Adamek Squeaks by Cunningham in Boxing's Return to NBC

Adamek Squeaks by Cunningham in Boxing's Return to NBC
By Rob Tierney at ringside, Doghouse Boxing and Brick City Boxing (Dec 24, 2012) Doghouse Boxing

Tomasz “Goral” Adamek
On Saturday afternoon, boxing again returned to a place where most fight fans feel it always should be. For the second week in a row, Boxing was back on network TV. Last week the sport was featured on CBS and this week it saw airtime on NBC. Equally significant however, was the network’s decision to showcase the Heavyweight division, a trend that boxing pundits hope will continue.

The main attraction of the evening featured Tomasz “Goral” Adamek (47-2) in a highly anticipated rematch against former Cruiserweight rival Steve “USS” Cunningham (22-4). The fight was fought at the Sands Casino Resort in Bethlehem, Pennsylvania.

Three knockdowns propelled Adamek to a victory over Cunningham in their first encounter back in 2008. On this occasion however, Adamek needed to prevail in what proved to be a fight to the finish in order to squeak out a decision over Cunningham on two of the three judges’ scorecards.

The fight was close. In fact, the fight was so close that neither Adamek’s die hard coalition of Polish supporters nor Cunningham’s entourage of Philadelphia fans could have reasonably filed a legitimate complaint. Regardless of which fighter fans may have cheered, the fight was fought within the margin of human judging error.

Throughout the fight, Cunningham snapped a crisp, clean jab at range as Adamek attempted to steal close rounds with flurries in the final seconds of each round. Both men had their moments which seemed to come to fruition, more often than not, in the final seconds before the bells tolled. Still, heading into the Championship rounds, Cunningham seemed to have the edge. Unfortunately for Cunningham however, the final rounds may have ultimately been where Steve lost the fight.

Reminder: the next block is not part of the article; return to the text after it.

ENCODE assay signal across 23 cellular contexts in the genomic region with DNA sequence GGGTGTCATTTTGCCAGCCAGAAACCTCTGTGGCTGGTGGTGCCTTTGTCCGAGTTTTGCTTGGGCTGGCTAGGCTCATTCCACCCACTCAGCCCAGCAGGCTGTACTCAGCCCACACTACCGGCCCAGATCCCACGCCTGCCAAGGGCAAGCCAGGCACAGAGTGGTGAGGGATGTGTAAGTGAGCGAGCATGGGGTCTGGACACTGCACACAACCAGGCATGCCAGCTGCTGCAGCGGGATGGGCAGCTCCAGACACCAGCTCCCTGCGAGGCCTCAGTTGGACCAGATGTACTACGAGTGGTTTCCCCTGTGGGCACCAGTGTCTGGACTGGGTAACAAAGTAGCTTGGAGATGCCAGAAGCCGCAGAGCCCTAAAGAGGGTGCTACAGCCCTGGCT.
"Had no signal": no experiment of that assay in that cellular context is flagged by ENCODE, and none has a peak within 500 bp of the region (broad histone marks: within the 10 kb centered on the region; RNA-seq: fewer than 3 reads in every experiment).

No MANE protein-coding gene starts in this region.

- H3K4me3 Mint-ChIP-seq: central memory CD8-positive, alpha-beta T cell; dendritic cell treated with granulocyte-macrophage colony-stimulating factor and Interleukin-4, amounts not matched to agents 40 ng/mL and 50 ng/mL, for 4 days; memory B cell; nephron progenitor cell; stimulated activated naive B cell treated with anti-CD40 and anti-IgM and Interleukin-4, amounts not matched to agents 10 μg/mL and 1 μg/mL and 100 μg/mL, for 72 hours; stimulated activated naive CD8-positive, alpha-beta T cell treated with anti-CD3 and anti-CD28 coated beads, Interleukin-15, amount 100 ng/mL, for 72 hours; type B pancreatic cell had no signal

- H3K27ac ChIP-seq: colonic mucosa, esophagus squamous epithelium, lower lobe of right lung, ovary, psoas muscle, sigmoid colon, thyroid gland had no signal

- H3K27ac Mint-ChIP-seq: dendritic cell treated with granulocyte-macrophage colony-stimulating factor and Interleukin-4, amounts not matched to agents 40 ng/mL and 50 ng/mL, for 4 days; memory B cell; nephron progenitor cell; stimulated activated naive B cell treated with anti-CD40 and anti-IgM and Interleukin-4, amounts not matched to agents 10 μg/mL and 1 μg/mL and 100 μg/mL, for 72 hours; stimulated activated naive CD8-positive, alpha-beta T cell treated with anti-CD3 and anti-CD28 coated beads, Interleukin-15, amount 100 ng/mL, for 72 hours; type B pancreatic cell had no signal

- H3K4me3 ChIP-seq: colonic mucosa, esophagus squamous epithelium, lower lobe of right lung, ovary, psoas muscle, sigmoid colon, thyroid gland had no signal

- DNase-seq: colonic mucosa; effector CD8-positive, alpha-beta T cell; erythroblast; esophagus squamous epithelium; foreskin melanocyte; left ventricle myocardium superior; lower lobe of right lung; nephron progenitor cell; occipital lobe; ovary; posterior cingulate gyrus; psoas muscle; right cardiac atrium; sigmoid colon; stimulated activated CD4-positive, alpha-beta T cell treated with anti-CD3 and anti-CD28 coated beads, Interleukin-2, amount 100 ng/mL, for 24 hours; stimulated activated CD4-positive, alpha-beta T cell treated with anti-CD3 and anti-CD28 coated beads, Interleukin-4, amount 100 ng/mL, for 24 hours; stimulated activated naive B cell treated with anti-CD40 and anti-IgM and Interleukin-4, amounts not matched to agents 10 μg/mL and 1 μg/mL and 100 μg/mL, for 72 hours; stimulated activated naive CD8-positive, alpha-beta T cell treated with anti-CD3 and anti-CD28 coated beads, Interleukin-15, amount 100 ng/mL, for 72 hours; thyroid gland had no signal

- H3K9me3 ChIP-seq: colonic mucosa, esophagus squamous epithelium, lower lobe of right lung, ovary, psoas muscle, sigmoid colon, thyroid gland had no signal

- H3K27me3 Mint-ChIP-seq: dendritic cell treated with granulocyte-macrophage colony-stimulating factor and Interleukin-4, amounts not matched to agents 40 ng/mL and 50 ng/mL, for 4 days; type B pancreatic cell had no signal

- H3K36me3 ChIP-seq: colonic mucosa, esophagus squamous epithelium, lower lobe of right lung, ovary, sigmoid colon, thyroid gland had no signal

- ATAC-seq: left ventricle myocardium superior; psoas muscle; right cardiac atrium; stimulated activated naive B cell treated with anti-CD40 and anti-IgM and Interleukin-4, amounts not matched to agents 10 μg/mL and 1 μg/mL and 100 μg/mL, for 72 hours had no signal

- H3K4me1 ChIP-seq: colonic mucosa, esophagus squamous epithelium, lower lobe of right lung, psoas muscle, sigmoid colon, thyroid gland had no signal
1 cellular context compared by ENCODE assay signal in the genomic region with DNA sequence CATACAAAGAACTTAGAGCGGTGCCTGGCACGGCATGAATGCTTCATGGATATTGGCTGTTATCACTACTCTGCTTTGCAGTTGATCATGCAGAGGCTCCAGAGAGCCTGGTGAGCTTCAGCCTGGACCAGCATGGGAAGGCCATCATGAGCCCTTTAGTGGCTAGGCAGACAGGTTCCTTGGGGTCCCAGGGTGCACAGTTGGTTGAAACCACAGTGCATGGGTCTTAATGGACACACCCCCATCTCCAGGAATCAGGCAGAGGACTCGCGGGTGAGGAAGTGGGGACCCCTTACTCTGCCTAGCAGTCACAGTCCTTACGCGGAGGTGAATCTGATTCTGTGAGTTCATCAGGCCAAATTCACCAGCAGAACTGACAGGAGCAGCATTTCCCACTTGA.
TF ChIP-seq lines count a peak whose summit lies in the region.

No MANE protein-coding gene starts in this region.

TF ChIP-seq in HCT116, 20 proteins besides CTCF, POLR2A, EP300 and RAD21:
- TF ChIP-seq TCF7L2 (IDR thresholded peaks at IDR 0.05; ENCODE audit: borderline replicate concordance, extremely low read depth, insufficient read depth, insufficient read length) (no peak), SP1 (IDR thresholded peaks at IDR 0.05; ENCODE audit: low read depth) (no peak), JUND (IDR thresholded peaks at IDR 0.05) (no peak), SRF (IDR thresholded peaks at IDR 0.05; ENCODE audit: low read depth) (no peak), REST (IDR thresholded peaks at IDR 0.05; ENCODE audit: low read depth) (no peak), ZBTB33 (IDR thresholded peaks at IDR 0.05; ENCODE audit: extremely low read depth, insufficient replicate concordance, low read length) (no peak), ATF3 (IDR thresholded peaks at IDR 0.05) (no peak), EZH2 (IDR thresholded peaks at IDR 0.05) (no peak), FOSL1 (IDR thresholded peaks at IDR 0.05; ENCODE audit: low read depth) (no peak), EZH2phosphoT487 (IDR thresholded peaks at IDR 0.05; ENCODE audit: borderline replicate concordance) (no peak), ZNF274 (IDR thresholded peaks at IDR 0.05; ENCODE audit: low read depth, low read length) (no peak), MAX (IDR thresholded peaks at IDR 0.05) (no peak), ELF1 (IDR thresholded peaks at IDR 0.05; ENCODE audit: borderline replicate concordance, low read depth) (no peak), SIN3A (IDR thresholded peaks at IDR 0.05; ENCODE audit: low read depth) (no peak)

In the final rounds, Adamek was pressing the action. It proved to be the determining factor in pushing him over the necessary edge which was needed to seal the deal. While Cunningham did not coast in the final rounds, he did appear to be holding back ever so slightly compared to the earlier rounds. Upon review during future days, Cunningham’s closing cautiousness may come to haunt him.

Just as a previous panel did in 2008, two of three judges seated at ringside today awarded a competitive fight to Tomasz Adamek after all was complete. Although it was initially ruled a draw on ringside judge Debra Barnes scorecard, the result was quickly recalculated concluding in a split decision victory for Adamek after it was determined that Barnes’ card was added incorrectly. While some at ringside suspected foul play, it must be noted that 115 to 115 simply did not add up, and clearly did not make sense, in a twelve round fight that saw each fighter win close rounds while staying off the canvass. The mistake was most likely the result of Main Event’s last minute push to rush the verdict to Michael Buffer before NBC was scheduled to switch over to a previously scheduled recording. Regardless, most ringside observers would not have been surprised if the decision went the other way.

After their first fight, Cunningham claimed that he would “box more” if granted a rematch. He did. However, in a fight of such competitive nature, a knockdown is often needed in order to strip away a belt strap from a defending Champion. Cunningham could not provide one.

In their first encounter, Adamek scored three knockdowns which catapulted him past a then IBF Cruiserweight Champion Steve “USS” Cunningham. This year, Cunningham was the challenger and he did not provide the packing, power filled Heavyweight punch necessary to knock down Adamek and move past a now IBF North American Heavyweight Champion Tomasz Adamek on the scorecards. Yet, both fighters did their part for the sport by bringing their A game in a bout that saw steady action and displayed more than enough drama and skill to keep even the casual, network television observer from changing the channel. Hopefully, it did more than that and convinced NBC, and other networks, to showcase the sport, specifically the Heavyweight division, on more Saturday afternoons in the future.

For much more from Rob, you should also visit:

© Copyright / All Rights reserved: Doghouse Boxing Inc. 1998-2012